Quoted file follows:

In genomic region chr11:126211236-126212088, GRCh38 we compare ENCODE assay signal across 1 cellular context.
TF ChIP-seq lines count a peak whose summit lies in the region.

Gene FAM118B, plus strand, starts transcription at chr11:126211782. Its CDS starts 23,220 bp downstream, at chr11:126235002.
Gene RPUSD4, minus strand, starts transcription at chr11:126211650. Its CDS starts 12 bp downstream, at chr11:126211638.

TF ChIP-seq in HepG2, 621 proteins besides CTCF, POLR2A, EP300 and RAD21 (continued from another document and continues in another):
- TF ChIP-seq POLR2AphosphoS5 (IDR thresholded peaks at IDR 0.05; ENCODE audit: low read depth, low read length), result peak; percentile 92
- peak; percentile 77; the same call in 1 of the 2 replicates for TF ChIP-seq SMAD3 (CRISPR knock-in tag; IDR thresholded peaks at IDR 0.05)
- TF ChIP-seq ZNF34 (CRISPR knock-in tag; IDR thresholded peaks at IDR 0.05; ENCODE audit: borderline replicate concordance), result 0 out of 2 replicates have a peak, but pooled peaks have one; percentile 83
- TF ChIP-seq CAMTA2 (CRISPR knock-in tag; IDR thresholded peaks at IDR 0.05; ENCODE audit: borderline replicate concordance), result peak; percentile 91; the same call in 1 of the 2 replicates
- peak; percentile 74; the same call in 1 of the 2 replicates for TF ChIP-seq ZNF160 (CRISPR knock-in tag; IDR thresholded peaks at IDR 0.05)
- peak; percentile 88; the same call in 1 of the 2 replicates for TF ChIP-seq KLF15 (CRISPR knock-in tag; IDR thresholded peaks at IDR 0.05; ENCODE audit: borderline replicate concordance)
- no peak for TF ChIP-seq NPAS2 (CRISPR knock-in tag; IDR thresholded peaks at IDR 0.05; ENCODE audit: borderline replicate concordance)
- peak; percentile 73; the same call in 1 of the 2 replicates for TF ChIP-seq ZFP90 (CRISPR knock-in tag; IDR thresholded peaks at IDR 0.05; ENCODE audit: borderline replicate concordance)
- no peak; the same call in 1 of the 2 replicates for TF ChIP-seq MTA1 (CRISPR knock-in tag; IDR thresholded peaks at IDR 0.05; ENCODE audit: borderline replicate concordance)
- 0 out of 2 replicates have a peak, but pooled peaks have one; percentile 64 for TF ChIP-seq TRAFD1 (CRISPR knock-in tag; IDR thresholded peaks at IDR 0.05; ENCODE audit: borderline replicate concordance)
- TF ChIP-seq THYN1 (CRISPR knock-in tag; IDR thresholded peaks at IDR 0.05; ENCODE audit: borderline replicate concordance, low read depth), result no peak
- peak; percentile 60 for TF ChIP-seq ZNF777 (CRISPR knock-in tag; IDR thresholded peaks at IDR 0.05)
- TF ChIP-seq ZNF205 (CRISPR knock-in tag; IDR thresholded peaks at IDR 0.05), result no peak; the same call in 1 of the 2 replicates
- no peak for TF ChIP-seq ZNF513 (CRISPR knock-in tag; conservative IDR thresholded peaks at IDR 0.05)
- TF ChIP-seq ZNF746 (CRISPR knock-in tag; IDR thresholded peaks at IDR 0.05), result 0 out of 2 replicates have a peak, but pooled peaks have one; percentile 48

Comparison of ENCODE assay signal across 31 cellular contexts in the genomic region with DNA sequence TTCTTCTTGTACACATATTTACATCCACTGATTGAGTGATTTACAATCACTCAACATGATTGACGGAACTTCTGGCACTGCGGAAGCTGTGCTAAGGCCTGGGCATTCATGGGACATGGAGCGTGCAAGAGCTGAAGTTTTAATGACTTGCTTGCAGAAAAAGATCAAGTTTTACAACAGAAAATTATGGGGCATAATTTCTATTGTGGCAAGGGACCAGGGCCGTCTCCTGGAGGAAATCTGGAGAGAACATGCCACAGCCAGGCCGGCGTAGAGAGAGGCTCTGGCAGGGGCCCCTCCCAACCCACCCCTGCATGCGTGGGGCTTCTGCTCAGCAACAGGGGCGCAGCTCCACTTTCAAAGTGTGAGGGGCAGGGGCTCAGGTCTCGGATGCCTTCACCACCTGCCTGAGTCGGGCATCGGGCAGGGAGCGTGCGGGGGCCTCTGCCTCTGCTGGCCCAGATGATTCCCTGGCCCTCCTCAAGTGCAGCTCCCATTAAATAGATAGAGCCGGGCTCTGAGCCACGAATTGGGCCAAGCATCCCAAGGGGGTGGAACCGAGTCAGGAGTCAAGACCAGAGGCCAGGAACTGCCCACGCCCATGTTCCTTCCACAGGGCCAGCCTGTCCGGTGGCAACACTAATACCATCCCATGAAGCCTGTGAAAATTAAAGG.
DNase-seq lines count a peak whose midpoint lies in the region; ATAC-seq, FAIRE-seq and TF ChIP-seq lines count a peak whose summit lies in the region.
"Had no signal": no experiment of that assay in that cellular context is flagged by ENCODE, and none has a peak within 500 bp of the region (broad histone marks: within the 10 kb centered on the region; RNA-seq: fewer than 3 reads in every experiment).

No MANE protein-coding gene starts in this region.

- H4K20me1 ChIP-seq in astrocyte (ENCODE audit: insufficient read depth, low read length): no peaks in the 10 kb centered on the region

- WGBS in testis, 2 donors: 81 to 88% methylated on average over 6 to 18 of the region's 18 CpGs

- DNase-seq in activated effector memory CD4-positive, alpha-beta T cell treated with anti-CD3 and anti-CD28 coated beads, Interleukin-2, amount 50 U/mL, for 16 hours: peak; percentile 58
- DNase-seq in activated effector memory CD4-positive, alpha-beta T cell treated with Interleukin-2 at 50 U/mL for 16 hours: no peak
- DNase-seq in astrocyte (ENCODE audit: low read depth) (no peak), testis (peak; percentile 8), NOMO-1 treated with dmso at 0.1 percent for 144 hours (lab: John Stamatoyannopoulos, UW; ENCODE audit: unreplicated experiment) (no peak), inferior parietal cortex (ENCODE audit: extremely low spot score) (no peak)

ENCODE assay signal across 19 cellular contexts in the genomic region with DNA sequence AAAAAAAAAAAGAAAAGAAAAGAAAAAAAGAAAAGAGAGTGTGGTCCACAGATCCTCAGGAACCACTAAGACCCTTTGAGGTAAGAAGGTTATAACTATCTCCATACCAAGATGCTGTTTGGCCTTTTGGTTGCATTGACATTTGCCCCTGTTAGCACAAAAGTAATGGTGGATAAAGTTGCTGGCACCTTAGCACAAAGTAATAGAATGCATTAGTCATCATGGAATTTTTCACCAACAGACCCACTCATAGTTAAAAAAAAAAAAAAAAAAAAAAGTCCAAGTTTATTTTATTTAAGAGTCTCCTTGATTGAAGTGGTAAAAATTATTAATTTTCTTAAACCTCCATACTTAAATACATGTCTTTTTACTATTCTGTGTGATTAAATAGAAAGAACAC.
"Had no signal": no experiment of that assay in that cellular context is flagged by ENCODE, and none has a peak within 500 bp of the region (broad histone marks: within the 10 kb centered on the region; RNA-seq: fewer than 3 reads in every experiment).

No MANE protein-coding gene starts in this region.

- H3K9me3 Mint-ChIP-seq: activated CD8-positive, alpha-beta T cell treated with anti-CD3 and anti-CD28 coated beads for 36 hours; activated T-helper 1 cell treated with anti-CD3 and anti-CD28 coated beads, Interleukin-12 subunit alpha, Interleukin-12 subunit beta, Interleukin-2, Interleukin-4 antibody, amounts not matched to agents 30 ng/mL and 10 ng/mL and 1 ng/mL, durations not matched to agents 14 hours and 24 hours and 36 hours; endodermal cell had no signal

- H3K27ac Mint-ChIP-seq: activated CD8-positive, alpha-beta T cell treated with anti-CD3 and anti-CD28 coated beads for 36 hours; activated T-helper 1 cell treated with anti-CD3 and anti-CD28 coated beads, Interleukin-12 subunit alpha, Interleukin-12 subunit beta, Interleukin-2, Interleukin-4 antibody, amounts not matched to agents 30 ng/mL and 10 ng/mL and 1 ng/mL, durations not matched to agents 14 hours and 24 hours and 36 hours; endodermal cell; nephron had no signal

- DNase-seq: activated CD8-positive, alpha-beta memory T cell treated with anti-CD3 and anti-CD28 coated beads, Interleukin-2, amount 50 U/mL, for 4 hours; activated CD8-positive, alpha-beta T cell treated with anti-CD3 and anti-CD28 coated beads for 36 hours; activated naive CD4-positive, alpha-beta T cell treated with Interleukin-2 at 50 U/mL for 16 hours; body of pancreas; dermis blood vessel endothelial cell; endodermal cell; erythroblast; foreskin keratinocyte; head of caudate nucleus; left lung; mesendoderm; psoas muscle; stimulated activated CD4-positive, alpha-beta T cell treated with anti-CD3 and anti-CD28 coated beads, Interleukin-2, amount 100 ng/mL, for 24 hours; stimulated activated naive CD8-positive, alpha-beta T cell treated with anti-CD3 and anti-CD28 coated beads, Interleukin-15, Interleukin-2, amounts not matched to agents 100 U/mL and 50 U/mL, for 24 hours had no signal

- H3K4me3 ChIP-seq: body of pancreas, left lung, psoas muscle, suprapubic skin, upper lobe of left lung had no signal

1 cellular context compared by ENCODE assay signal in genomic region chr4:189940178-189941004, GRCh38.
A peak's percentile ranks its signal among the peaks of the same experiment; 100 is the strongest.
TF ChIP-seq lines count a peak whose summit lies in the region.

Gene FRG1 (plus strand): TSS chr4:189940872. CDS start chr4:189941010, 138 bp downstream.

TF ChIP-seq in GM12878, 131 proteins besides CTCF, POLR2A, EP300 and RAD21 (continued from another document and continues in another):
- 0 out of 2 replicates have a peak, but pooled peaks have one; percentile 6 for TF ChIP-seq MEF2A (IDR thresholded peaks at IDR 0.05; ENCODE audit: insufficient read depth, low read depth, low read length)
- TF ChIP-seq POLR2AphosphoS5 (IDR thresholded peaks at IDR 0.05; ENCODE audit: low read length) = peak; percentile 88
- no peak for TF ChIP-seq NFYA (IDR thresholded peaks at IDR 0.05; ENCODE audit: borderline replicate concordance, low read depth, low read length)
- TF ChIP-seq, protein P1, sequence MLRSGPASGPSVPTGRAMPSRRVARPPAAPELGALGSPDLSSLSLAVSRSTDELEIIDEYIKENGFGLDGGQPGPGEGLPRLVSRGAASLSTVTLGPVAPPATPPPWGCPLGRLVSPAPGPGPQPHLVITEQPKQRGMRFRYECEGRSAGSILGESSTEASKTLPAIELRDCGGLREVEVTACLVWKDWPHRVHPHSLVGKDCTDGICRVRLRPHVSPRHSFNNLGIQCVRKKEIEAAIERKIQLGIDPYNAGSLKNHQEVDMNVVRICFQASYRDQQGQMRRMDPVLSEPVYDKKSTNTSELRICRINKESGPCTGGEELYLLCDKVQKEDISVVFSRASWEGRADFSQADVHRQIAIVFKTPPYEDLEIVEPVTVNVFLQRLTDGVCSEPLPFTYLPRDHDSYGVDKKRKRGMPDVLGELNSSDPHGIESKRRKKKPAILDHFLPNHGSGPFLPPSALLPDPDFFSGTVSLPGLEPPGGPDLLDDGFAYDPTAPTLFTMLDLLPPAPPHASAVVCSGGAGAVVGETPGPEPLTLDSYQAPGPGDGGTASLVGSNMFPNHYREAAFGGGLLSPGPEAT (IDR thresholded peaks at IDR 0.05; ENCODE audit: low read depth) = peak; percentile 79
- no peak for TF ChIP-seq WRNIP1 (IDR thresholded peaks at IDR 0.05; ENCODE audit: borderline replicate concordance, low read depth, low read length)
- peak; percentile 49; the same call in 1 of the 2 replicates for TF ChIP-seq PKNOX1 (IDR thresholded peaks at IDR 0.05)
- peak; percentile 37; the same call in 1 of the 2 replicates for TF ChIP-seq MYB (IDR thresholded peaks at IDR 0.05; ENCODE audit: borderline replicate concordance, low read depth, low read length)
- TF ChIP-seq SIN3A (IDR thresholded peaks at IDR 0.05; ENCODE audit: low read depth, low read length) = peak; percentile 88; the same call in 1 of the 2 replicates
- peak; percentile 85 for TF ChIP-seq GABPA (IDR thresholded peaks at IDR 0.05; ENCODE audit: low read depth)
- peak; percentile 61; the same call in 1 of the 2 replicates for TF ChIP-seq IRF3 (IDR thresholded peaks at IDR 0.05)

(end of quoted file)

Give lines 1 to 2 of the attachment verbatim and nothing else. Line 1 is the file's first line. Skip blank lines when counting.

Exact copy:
In genomic region chr11:126211236-126212088, GRCh38 we compare ENCODE assay signal across 1 cellular context.
TF ChIP-seq lines count a peak whose summit lies in the region.